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Mini Review - (2017) Volume 3, Issue 6

Depression, Well-being and Hypothyroidism

Syed Aoun Muhammad Jafri1, Lala rukh Munawar2, Saifullah Shaikh2, Maha Ali2, Misbah2, and Iram Saddiqa Aamir2*

1Department of Community Health Sciences, Jinnah Medical College, Karachi, Pakistan

2Bahria University Medical and Dental College, Karachi, Pakistan

*Corresponding Author:

Iram Saddiqa Aamir
Professor, Department of Physiology
Bahria University Medical and Dental College
Karachi, Pakistan
Tel: +92 213003524750, +92 21 3452244987

Received Date: September 29, 2017; Accepted Date: October 05, 2017; Published Date: October 13, 2017

Citation: Jafri SAM, Munawar Lr, Shaikh S, Aamir IS (2017) Depression, Well-being and Hypothyroidism. Acta Psychopathol 3:71. doi: 10.4172/2469-6676.100143

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Background: A connection between hypothyroidism and depression has been presumed for many years; however, the ground reality between such association has been difficult to outline with a lot of differing studies. With large cohort studies and in recent years, our understanding about this association has improved, but still the gray area remains much at large in comparison to what is crystal clear to us.

Objectives: Literature was reviewed regarding thyroid function and depression to asses if relationship between these two have been established or not.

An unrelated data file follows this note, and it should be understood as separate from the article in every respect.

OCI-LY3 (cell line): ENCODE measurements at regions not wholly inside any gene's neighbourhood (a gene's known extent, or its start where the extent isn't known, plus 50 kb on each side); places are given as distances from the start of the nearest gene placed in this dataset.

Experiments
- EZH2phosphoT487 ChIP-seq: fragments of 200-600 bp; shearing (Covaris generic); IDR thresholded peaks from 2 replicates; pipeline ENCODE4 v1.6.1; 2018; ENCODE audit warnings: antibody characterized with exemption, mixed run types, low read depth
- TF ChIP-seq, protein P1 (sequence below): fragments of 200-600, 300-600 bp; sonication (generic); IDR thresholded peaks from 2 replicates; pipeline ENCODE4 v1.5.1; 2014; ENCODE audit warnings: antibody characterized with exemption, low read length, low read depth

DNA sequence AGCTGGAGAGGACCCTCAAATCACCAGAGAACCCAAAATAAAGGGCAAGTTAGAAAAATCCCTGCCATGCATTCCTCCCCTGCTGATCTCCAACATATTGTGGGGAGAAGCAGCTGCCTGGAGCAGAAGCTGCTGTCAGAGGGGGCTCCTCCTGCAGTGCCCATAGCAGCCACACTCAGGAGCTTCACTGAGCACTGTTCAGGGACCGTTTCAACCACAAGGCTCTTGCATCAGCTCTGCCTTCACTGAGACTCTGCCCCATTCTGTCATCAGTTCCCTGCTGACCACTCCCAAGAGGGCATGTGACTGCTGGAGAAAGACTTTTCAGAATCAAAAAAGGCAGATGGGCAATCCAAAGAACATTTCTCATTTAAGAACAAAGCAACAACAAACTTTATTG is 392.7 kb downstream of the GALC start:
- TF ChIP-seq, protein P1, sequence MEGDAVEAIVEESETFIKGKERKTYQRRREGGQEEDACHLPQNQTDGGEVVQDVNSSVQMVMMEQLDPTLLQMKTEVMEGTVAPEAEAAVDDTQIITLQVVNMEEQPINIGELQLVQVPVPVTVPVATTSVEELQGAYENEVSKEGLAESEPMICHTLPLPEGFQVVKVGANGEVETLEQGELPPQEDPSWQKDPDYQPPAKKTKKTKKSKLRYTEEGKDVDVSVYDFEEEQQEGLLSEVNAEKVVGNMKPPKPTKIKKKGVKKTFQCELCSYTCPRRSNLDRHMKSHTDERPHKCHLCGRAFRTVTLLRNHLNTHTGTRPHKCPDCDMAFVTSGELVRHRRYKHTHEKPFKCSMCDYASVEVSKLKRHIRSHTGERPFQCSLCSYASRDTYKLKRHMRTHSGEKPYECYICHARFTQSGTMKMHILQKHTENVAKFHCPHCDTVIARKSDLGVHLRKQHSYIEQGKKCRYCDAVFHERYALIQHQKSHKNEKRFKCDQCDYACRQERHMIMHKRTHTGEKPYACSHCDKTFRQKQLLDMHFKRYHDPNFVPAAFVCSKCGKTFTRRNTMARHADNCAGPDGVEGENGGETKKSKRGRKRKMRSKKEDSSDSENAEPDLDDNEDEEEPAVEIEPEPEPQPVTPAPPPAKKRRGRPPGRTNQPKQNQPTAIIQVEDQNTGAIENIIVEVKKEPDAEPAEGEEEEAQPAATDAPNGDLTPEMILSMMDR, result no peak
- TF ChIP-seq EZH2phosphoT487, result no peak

Methods: PubMed was used as the database and the terms used to search literature were ‘thyroid, ‘mental health ’and ‘depression’. The key strategy was to review as many recent studies as we can and compare it to the ones which were conducted years ago. Sample size was also considered, and studies with a larger number of subjects were preferred. Results from these studies were compiled at one place and key common factors were looked for, linking hypothyroidism with depression.

Results: Despite large epidemiological studies, concrete relation between thyroid function and depression can’t be established without thyroid dysfunction. The relation of the Hypothalamic-pituitary-thyroid function, the chief monoamines and the clinical subtypes of depression is intricate and does not directly establish a straight relationship. Subjects taking thyroxine have subordinate psychological well-being than subjects who are euthyroid. TSH cut of value for hypothyroid patients to be psychologically sound has been established to be 2.5 MIU/L.

Conclusion: After many years of research, still we remain in dark with respect to the relation between thyroid and depressive symptoms and it largely remains unclear. Hence, further studies will be required to build up strong evidence and connection between the two and to also state the pathophysiology behind it.


Hypothyroidism; Depression; Thyroxine


Hypothyroidism has been linked to depression as there is overwhelming evidence that it triggers affective disease and psychic disorders. Patients with depression have a higher occurrence of hypothyroidism and patients those who are hypothyroid have a frequent incidence of depressive syndrome. Such observations were first noticed due to the similarity of the symptoms that both depression and Hypothyroidism exhibit. Also, then it was noticed that thyroid hormones were used in the treatment of clinical depression. In the year of 1949, a scientist named Asher described the connection between hypothyroidism and absurdity in 14 clinical cases, and he called it 'myxedema madness' and exclusively stated that a melancholic state is demonstrable in Hypothyroidism that can easily be reverted with the use of thyroid hormones. A strong indicator came to light and it was that the aberrant abnormalities in the Hypothalamic-Pituitary-Thyroid axis of individuals suffering from depression [1].